HONOLULU (KHON2) — Honolulu’s Chinatown is an important hub for merchants, but some business owners said theft and other illegal activities are still an issue despite efforts from the City to clean up the area. City officials said the improvement of Chinatown remains a priority. 

Business owners said some of the theft, drug problems and homelessness are still impacting Chinatown. Dana’s Shop employee Annette Tieu said they have experienced several theft incidents in their shop. 

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Tieu said, “We’ve personally dealt with it, with harassment; we’ve been robbed.”

Dana’s Shop inside the Maunakea Marketplace closed up early before the sun sets for their own safety. Other shops like Cindy’s Lei and Flower Shoppe keep their security cameras updated, and they look out for one another. 

Cindy Lei’s Manager Karen Lee said, “I always look to the left, look to the right across the street and then put my things down; and then I close up you always have to be aware.”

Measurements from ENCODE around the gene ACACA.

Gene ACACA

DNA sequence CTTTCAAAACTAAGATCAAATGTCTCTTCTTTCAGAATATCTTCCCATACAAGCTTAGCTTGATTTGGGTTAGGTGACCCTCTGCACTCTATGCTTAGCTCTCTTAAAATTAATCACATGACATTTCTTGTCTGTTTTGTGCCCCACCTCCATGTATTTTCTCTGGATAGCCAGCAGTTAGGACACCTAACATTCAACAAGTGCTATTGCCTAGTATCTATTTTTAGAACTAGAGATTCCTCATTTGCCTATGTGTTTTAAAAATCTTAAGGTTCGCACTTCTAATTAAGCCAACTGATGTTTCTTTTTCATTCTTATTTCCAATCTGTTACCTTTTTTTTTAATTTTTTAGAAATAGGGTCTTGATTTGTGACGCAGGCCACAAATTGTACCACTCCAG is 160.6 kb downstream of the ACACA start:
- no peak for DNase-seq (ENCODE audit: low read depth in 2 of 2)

Although some merchants have noticed a difference in cleanliness and fewer people sleeping on sidewalks, the Chinese Chamber of Commerce President Jonathan Cook said more police and City clean-ups have helped. But, it remains a complex issue. 

“It’s still a good place to come down and shop during the day; that’s no problem,” Cook said. “But, I think people need to understand there’s more that needs to be cleaned up. It’s been a hard road, and we’re just not there yet.”

The City’s Department of Community Services Director Anton Krucky said they recently extended the Chinatown Task Force, which allows for more police officers to remain on a 24/7 beat. He added that this year, they will be opening transitional housing villages. 

“We got $12 million, congressionally directed dollars to do villages,” Krucky said. “We’ll be starting on them shortly. We just got the money in; and now, I am already talking. I have three sites that we’re working on actively, and each of those can be 100 beds.”

The sites include one on Middle Street, another one in Waianae and a third in Waimanalo. 

There have also been delays in installing new security cameras, but those shipments are starting to come in. 

Krucky said, “I think we got the first shipped, the seven or so that are coming; but I think there’s a much broader plan for installing cameras in town. And, I think that that will help.”

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Business owners said the Chinese New Year celebration brought out many families to a lively and safe event, which was a positive sign for many of them.